Monday, December 29, 2014

The Christmas Tree That Lives Forever: The Story of Annabelle Cunningham and Her Evergreen

Early Christmas Eve morning, 12-year-old Annabelle Cunningham sprang from bed and ran into the living room.
“Dad, it’s time to get a Christmas tree!” she said at the top of her lungs, hanging her stocking by the fireplace.
Her mother had been in the kitchen baking all morning and would be there all day.
“I don’t want to spend the money. We don’t need a Christmas tree,” her father said, drinking eggnog in his armchair. “Christmas is only one day. I already arranged my Santa Clauses on the living room shelf. That’s enough decorating.”
Her father’s obsession with Santa had started years ago, and he owned every Santa in the county.
He had short and tall Santa’s with big tummies, small tummies, red coats, green coats, sacks, and sleighs.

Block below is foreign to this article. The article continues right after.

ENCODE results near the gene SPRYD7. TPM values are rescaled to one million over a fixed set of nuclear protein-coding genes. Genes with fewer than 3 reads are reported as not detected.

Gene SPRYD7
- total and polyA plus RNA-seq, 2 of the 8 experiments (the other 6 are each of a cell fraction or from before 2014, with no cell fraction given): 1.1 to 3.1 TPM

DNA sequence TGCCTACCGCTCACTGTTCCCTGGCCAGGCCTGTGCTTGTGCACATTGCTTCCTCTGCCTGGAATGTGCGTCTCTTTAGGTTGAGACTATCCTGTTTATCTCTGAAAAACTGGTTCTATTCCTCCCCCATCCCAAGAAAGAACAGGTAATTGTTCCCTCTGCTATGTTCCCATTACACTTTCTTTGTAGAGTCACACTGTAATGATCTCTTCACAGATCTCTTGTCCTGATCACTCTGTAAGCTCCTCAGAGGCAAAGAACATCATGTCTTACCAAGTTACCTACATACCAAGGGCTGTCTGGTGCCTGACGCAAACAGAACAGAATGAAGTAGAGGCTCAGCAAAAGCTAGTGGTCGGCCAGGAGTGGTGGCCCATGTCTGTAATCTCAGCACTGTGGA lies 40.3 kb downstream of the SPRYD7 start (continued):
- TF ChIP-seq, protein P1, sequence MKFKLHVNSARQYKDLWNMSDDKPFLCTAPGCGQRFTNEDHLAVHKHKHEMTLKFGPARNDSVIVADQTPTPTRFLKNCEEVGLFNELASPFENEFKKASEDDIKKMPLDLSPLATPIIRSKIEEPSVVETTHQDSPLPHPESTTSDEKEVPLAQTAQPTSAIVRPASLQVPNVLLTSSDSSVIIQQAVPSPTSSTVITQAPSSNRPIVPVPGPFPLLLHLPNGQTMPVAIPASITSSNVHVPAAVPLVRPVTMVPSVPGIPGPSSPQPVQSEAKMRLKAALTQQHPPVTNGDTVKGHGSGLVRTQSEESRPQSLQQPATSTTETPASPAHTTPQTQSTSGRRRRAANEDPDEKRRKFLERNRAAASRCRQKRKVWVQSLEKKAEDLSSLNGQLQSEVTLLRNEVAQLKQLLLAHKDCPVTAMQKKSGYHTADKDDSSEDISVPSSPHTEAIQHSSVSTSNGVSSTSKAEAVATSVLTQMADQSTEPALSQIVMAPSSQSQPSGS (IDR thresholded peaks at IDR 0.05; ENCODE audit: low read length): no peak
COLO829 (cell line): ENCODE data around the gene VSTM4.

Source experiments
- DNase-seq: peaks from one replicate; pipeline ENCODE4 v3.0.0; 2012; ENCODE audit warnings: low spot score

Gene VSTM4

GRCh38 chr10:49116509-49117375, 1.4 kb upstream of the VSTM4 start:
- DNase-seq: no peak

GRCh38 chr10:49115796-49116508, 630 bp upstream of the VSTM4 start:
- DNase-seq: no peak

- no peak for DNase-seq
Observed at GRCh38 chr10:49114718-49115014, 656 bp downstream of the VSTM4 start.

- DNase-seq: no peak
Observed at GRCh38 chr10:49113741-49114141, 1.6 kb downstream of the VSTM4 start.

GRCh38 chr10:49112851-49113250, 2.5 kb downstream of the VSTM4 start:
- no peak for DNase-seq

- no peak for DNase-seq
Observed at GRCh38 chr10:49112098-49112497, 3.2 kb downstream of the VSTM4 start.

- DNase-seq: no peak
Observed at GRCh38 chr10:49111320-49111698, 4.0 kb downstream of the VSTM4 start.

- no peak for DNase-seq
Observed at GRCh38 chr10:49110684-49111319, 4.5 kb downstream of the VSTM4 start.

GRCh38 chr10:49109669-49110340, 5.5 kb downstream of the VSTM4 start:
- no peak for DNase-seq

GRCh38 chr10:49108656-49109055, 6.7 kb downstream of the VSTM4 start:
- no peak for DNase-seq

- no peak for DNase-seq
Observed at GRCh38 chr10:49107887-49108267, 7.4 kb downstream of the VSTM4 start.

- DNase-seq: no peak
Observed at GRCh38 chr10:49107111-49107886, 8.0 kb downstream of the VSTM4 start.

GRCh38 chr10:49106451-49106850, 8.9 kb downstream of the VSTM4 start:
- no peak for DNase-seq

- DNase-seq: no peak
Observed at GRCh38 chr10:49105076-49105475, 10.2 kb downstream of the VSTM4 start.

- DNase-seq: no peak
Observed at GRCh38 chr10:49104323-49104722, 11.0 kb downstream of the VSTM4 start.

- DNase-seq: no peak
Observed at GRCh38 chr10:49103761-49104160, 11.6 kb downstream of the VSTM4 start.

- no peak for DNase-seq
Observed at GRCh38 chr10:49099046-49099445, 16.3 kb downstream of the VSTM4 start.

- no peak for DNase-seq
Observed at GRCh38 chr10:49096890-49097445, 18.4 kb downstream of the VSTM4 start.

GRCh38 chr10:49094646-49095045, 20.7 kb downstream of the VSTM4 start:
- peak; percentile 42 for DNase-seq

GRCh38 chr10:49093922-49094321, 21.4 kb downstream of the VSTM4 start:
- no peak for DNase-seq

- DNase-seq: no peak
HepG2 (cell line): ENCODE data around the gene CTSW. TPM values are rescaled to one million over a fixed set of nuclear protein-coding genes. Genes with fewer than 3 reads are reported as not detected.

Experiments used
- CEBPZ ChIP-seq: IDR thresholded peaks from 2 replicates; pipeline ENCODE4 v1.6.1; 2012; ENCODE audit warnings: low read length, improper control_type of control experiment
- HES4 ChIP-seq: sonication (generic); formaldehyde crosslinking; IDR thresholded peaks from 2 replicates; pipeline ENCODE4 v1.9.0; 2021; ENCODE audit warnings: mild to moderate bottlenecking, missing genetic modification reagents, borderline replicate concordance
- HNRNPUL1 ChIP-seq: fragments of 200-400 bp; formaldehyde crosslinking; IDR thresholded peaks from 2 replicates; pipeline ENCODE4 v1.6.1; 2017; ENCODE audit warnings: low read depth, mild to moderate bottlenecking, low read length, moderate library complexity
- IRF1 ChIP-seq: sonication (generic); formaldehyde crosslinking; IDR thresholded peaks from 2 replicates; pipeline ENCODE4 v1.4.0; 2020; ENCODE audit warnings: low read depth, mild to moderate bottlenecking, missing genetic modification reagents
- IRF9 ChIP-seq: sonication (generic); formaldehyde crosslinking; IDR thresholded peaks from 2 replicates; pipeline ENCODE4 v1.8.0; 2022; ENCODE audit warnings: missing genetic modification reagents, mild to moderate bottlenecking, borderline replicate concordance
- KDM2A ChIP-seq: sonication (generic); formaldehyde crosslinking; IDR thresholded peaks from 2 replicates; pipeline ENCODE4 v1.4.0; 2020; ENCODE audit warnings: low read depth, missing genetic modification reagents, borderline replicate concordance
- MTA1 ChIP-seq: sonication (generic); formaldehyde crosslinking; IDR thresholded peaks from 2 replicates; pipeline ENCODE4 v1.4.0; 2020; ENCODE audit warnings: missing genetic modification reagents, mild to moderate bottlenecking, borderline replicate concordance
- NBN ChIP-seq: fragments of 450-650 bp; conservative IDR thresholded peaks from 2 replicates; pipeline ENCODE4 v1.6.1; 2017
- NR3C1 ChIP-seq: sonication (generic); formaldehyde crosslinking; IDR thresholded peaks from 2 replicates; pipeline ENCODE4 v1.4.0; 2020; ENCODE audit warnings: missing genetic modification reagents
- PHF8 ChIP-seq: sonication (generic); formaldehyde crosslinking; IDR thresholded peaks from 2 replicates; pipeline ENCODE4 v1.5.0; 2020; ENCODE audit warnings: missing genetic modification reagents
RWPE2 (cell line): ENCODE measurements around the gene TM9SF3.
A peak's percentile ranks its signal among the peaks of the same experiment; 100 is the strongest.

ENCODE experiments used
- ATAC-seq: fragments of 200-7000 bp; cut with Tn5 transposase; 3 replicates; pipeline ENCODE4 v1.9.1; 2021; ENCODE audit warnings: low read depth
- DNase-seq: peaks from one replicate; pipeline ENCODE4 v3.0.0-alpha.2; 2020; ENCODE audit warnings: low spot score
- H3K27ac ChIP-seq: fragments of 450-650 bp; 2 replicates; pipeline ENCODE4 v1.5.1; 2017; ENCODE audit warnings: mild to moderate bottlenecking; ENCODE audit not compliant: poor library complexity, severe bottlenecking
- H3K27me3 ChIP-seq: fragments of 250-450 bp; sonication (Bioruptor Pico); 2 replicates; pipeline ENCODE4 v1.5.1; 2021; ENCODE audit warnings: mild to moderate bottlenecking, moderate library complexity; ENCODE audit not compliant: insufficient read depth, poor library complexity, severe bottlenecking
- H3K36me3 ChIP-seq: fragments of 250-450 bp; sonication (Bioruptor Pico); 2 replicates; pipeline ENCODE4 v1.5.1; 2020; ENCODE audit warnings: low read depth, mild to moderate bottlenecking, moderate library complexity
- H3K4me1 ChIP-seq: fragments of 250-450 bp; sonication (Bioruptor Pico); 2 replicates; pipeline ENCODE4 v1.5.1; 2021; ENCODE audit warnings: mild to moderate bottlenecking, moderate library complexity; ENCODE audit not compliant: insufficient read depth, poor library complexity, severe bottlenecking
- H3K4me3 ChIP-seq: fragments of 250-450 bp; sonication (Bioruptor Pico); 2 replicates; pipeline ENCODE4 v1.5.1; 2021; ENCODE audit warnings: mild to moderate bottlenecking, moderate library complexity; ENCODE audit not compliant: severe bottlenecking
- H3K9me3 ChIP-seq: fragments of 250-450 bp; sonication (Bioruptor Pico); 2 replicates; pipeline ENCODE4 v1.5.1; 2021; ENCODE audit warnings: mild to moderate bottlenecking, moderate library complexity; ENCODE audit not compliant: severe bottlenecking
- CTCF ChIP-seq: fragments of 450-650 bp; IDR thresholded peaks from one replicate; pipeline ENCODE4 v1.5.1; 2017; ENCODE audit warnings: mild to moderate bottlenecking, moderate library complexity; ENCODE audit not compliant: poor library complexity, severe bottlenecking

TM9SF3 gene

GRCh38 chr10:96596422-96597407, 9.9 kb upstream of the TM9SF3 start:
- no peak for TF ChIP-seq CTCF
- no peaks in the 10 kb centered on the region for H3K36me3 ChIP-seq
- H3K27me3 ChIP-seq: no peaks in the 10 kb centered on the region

“Yes, we will get a Christmas tree and decorate it, whether you want to or not!” Annabelle said.
“Fine, fine, but the Christmas tree is coming down the day after Christmas–lights and all," her father said.
“Try to remember that your father never had Christmas growing up,” Annabelle’s mother whispered to her.
“He doesn’t know how to celebrate it. Now just go get a Christmas tree and try to be kind to him.”
Annabelle threw on her winter jacket, wool hat, and boots, and headed to her father’s green pick-up truck.
As she waited for her father in the front seat, she admired her mother’s red and green holly bushes.
Earlier in the week, Annabelle had hung a wreath on the front door and strung garland on the porch.
Her father meandered to the truck with his brown jacket, slammed the door shut, and started the engine.
“The truck probably won’t make it to the Christmas tree farm,” her father said, pulling out of the driveway. “The roads are slippery. I spent all morning shoveling the snow from the driveway, and you never know when you’ll hit ice.”
Annabelle hummed “O Christmas Tree” to herself on the car ride, ignoring her father’s humbug.
“That’s my tree!” Annabelle said, jumping from the truck as her father pulled up to the Christmas tree farm.
She pointed to the largest Christmas tree in the lot and ran to its side in knee-high snow.